Breakingviews

 
Borrowing for education has soared over the past decade, ballooning to $1.2 trln and growing far faster than GDP. With serious delinquencies at 11 pct and Washington on the hook, there’s a mess in the making. A Breakingviews calculator shows how big Uncle Sam’s exposure could get.

Lloyds investment case hinges on its next dividend

The UK bank’s first payout since 2008 is an encouraging milestone. But it’s largely symbolic. The critical valuation issue is whether Lloyds’ pledge to pay out at least half its future earnings represents a floor or a ceiling - and whether the regulator allows fatter payouts.

Review: Building HSBC's sprawling, flawed empire

The Hong Kong bank grew into one of the world’s biggest financial institutions. But poor results and a furore over Swiss tax make for an unhappy 150th anniversary. A new history shows how hands-off management and breakneck M&A under former chairman John Bond are partly to blame.

India goes back to future with $137 bln rail push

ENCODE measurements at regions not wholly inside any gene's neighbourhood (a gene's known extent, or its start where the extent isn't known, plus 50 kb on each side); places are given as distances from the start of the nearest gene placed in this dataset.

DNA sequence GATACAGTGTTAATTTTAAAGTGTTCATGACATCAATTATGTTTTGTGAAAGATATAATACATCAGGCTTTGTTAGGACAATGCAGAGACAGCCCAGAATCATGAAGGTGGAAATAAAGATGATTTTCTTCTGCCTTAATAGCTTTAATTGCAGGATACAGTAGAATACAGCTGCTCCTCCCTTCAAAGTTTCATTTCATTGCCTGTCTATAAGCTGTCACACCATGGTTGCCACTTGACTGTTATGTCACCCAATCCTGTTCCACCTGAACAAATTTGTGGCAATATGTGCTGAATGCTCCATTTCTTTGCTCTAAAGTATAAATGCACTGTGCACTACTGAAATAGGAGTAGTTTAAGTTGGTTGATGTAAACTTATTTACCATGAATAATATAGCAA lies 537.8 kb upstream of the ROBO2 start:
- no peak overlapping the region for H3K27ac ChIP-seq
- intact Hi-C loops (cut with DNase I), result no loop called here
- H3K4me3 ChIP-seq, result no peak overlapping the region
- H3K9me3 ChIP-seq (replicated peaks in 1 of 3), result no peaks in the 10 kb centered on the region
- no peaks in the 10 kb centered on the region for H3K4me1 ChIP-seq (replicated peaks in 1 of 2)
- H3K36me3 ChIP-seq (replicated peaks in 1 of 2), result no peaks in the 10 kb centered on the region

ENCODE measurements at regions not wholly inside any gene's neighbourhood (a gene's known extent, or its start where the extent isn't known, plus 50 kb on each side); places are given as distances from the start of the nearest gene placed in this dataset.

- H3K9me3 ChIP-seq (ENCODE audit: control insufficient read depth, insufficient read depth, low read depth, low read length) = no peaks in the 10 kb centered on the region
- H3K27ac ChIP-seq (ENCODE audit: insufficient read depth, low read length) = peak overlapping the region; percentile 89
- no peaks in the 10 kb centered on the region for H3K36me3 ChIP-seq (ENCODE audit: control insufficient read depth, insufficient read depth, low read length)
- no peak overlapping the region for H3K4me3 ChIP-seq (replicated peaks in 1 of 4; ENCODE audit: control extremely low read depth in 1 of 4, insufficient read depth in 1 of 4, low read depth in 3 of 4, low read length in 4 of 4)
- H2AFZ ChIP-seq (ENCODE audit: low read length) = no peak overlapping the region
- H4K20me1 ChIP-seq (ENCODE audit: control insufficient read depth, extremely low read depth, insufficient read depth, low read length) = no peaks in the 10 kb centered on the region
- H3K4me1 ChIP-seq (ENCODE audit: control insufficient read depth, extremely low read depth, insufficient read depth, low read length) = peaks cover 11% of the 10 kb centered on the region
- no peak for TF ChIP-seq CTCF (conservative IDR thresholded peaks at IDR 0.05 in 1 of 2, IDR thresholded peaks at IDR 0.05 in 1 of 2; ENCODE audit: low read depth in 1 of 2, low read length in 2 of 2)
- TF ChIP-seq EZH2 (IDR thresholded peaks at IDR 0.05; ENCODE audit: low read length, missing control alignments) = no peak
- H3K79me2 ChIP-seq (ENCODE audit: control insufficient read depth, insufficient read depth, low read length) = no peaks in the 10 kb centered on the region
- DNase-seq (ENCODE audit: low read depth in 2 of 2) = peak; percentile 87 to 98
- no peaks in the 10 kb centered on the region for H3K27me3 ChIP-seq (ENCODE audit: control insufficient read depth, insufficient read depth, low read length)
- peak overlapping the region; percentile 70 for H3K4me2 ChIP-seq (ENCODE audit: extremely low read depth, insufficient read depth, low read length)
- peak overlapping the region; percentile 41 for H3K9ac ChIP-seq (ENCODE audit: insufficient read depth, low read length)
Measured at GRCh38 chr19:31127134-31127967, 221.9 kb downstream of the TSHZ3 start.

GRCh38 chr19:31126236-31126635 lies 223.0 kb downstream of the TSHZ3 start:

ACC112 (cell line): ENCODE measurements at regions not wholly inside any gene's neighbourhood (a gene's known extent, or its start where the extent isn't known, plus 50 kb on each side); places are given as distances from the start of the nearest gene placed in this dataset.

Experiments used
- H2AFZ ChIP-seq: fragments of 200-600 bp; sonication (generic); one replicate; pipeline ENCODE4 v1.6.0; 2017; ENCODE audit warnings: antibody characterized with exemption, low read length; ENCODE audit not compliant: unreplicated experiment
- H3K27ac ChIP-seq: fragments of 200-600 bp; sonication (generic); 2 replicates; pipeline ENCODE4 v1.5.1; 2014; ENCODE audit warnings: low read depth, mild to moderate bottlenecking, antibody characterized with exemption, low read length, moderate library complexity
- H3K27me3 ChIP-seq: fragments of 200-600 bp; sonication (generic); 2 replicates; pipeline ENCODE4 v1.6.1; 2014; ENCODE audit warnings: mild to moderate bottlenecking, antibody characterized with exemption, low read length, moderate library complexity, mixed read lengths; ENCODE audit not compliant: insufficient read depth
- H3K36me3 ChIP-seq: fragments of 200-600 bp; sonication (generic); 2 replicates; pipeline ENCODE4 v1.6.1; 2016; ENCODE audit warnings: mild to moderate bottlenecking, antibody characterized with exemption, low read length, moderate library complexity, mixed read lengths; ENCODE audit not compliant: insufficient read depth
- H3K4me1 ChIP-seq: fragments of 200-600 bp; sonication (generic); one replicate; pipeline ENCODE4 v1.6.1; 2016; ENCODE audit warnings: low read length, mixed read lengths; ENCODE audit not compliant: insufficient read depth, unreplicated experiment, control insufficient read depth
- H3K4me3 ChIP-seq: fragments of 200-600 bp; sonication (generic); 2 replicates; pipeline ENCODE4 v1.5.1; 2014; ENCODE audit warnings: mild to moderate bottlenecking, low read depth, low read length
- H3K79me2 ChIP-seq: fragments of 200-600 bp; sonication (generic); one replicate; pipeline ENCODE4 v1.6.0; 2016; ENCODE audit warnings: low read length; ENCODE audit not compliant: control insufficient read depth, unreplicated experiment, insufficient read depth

The government’s ambitious plan will require finesse in raising money. But the investment case is strong. India’s British rulers reaped huge productivity gains by building out the railways 150 years ago. Modernizing the dilapidated network could produce even better returns.

StanChart board clearout is only the first step

Installing Bill Winters as CEO to replace Peter Sands ends the short-term uncertainty about the bank’s leadership. But the former JPMorgan executive will face an overflowing inbox when he takes charge in June. Capital, credit quality and returns will be the immediate priorities.

Rob Cox: Welcome to the new, global Tangentopoli

Corruption is causing trouble for elites from Sao Paulo to Virginia and Santiago to London. Inequality can be a tolerable byproduct of free-market capitalism, but not when the winners are profiting from a rigged system. As a new book argues, such gains encourage radicalism.

Australia's property market joins closed-door club

The government plans to charge fees to foreign buyers and enforce restrictions on sales of existing homes. After Hong Kong and Singapore, another hot real estate market is cooling to Chinese money. It adds to the political pressure on other countries to become less welcoming.